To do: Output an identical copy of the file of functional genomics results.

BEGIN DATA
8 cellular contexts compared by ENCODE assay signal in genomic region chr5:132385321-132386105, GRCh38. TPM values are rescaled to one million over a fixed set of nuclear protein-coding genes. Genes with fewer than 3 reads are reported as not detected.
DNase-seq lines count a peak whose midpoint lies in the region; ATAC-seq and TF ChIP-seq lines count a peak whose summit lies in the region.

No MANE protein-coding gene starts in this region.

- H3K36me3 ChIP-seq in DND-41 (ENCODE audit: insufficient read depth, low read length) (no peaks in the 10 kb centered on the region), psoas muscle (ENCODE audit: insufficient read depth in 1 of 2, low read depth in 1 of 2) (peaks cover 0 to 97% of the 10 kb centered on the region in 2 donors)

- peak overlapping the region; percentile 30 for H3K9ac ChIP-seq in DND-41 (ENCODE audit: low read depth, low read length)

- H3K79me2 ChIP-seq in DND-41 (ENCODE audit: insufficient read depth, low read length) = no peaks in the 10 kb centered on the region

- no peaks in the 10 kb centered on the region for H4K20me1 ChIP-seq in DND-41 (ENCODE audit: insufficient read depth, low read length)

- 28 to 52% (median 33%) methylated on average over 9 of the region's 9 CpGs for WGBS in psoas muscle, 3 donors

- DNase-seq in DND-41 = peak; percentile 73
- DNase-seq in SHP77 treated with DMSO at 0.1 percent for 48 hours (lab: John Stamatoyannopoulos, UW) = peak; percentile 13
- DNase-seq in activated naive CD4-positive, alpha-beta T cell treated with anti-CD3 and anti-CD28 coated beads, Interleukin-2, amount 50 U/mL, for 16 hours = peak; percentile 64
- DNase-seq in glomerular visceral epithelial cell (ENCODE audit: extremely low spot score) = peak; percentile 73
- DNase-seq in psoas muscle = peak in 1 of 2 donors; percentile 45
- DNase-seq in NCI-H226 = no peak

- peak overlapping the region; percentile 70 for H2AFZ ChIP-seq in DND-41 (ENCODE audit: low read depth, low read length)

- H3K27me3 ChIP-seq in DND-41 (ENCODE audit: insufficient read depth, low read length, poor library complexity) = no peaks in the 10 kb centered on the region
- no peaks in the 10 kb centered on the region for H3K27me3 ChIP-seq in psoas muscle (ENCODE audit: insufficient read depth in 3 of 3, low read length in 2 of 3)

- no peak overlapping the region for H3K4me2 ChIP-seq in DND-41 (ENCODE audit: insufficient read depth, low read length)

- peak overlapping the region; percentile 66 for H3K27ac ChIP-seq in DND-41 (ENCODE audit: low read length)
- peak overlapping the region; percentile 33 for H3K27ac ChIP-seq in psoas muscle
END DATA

8 cellular contexts compared by ENCODE assay signal in genomic region chr5:132385321-132386105, GRCh38. TPM values are rescaled to one million over a fixed set of nuclear protein-coding genes. Genes with fewer than 3 reads are reported as not detected.
DNase-seq lines count a peak whose midpoint lies in the region; ATAC-seq and TF ChIP-seq lines count a peak whose summit lies in the region.

No MANE protein-coding gene starts in this region.

- H3K36me3 ChIP-seq in DND-41 (ENCODE audit: insufficient read depth, low read length) (no peaks in the 10 kb centered on the region), psoas muscle (ENCODE audit: insufficient read depth in 1 of 2, low read depth in 1 of 2) (peaks cover 0 to 97% of the 10 kb centered on the region in 2 donors)

- peak overlapping the region; percentile 30 for H3K9ac ChIP-seq in DND-41 (ENCODE audit: low read depth, low read length)

- H3K79me2 ChIP-seq in DND-41 (ENCODE audit: insufficient read depth, low read length) = no peaks in the 10 kb centered on the region

- no peaks in the 10 kb centered on the region for H4K20me1 ChIP-seq in DND-41 (ENCODE audit: insufficient read depth, low read length)

- 28 to 52% (median 33%) methylated on average over 9 of the region's 9 CpGs for WGBS in psoas muscle, 3 donors

- DNase-seq in DND-41 = peak; percentile 73
- DNase-seq in SHP77 treated with DMSO at 0.1 percent for 48 hours (lab: John Stamatoyannopoulos, UW) = peak; percentile 13
- DNase-seq in activated naive CD4-positive, alpha-beta T cell treated with anti-CD3 and anti-CD28 coated beads, Interleukin-2, amount 50 U/mL, for 16 hours = peak; percentile 64
- DNase-seq in glomerular visceral epithelial cell (ENCODE audit: extremely low spot score) = peak; percentile 73
- DNase-seq in psoas muscle = peak in 1 of 2 donors; percentile 45
- DNase-seq in NCI-H226 = no peak

- peak overlapping the region; percentile 70 for H2AFZ ChIP-seq in DND-41 (ENCODE audit: low read depth, low read length)

- H3K27me3 ChIP-seq in DND-41 (ENCODE audit: insufficient read depth, low read length, poor library complexity) = no peaks in the 10 kb centered on the region
- no peaks in the 10 kb centered on the region for H3K27me3 ChIP-seq in psoas muscle (ENCODE audit: insufficient read depth in 3 of 3, low read length in 2 of 3)

- no peak overlapping the region for H3K4me2 ChIP-seq in DND-41 (ENCODE audit: insufficient read depth, low read length)

- peak overlapping the region; percentile 66 for H3K27ac ChIP-seq in DND-41 (ENCODE audit: low read length)
- peak overlapping the region; percentile 33 for H3K27ac ChIP-seq in psoas muscle